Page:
Locobase 5295 describes the original K-series that introduced the 4-6-2 arrangement to the New York Central in 1903. Only the 1946 book (that is, not the 1917, 1926, and 1930 editions) shows the Kj/Kl/Km superheated version of the K series that was produced for the B & A in March 1911 (Kj - 551-554), December 1912 (Kl - 555-559), and December 1913-January 1914 (Km - 560-565).

Based on the New York Central's K class of saturated Pacifics, this string of K classes for the Cleveland, Cincinnati, Chicago & St Louis was produced first in December 1905 as similar engines; see Locobase 9760. After a three-year break, Schenectady built 5 Kf in July 1909 and 6 Kh in March 1910 and 4 Kh in April 1911; this brought the road number series up to 6434. Kk - 10 engines - completed the class in June 1912.

They were all later superheated; see Locobase 9406.

Based on the New York Central's K class of saturated Pacifics, this pair was built for the P & E with superheaters in November 1915. By that time, the P & E was part of the Big Four, which had superheated Ks of its own; see Locobase 9407.

Specifications by Steve Llanso | |||||||||||||||||||||||||||
---|---|---|---|---|---|---|---|---|---|---|---|---|---|---|---|---|---|---|---|---|---|---|---|---|---|---|---|

Class | K | K-11B/D/E/F | K-11a | K-11c | K-2 | K-2 - combustion chamber | K-2a/K-2d- superheated | K-2b/K-2c/K-2l - superheated | K-2e | K-2e/K-2k - superheated | K-3a/c/d/g | K-3b | K-3e | K-3f/h/i/m | K-3n | K-3p/q | K-41a | K-41b | K-4A/K-4B | K-5/K-5a/K-5b | K-80 | K-80 - late | K/Kb - original | K/Kb/Kf/Kh/Kk | KJ/KL/KM | Kf/Kh - original | Ko |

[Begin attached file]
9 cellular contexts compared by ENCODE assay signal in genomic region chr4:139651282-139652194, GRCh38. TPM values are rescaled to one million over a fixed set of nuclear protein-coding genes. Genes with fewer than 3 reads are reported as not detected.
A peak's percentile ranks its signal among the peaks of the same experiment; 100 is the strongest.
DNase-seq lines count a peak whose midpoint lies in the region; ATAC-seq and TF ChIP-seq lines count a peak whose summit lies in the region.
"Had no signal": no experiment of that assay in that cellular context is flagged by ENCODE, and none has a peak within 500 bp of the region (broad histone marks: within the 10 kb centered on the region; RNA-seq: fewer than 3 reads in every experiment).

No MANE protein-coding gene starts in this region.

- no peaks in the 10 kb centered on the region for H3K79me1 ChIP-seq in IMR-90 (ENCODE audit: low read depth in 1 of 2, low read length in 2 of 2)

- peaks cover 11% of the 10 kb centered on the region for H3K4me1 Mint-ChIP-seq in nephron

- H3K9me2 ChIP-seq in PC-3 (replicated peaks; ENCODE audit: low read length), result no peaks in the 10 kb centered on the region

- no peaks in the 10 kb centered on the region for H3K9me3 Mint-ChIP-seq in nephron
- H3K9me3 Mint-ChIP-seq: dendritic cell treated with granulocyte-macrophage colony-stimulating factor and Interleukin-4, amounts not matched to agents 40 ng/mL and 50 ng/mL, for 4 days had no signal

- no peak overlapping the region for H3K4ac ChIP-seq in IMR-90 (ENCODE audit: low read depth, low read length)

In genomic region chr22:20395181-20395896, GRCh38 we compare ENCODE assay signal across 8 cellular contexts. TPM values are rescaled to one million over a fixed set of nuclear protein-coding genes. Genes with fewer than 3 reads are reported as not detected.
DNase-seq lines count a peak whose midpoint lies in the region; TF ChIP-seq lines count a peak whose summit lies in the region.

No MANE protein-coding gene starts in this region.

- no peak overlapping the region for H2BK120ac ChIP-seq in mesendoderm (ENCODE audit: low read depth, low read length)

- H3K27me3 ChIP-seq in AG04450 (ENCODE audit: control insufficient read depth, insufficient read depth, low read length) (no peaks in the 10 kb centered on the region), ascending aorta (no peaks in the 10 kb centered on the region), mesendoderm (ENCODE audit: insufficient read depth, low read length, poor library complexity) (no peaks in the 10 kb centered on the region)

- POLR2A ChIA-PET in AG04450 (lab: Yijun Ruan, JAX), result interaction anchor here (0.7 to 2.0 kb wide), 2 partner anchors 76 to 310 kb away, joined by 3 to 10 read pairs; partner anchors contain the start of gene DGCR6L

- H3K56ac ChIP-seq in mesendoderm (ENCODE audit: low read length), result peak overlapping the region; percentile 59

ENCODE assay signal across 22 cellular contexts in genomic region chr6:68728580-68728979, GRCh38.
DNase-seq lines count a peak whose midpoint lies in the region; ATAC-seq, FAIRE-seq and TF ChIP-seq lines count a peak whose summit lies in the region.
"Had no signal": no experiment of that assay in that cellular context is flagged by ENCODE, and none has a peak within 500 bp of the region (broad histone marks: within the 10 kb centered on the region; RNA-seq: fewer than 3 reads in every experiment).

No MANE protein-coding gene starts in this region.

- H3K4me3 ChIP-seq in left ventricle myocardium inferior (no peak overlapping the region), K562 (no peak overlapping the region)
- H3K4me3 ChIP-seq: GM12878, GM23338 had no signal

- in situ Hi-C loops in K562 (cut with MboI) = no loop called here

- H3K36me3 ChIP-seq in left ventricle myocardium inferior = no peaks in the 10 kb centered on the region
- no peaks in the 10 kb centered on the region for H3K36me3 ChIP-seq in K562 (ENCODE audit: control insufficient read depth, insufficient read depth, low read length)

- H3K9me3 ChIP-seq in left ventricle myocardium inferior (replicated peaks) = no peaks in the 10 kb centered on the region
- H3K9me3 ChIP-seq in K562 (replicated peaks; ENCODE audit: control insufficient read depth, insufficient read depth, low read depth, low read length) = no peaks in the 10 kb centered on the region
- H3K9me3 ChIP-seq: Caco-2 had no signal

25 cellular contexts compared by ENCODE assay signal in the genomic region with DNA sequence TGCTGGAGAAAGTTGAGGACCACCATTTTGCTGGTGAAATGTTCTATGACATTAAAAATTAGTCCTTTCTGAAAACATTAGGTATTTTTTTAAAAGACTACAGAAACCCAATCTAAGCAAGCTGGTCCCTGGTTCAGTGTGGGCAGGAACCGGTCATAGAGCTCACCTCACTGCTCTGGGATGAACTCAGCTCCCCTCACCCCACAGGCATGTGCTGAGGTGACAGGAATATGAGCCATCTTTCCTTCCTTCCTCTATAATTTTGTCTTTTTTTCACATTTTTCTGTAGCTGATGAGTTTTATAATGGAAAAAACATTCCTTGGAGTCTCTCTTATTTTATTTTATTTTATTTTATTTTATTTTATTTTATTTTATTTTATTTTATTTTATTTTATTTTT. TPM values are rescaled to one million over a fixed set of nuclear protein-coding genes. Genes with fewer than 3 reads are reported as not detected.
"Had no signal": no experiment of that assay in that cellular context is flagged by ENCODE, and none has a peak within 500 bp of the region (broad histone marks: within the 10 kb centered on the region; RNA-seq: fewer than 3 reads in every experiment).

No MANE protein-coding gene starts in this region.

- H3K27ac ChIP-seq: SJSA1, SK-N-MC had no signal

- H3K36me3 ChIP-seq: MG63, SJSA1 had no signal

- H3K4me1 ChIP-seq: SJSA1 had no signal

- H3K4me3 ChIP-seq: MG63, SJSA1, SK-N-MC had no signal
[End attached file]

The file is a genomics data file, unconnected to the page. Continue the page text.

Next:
Locobase ID | 5295 | 13885 | 5578 | 13884 | 8910 | 8911 | 5549 | 9401 | 4204 | 5550 | 7583 | 5576 | 5577 | 5399 | 154 | 9402 | 5579 | 5580 | 7067 | 155 | 5367 | 7589 | 9760 | 9406 | 9405 | 9761 | 9407 |

Railroad | New York Central (NYC) | New York Central (NYC) | Michigan Central (NYC) | New York Central (NYC) | Lake Shore & Michigan Southern (NYC) | Lake Shore & Michigan Southern (NYC) | Lake Shore & Michigan Southern (NYC) | New York Central (NYC) | New York Central (NYC) | New York Central (NYC) | New York Central (NYC) | Lake Shore & Michigan Southern (NYC) | Lake Shore & Michigan Southern (NYC) | Michigan Central (NYC) | New York Central (NYC) | New York Central (NYC) | New York Central (NYC) | New York Central (NYC) | Pittsburgh & Lake Erie (NYC) | New York Central (NYC) | Michigan Central (NYC) | Michigan Central (NYC) | Big Four (NYC) | Big Four (NYC) | Boston & Albany (NYC) | Big Four (NYC) | Peoria & Eastern (NYC) |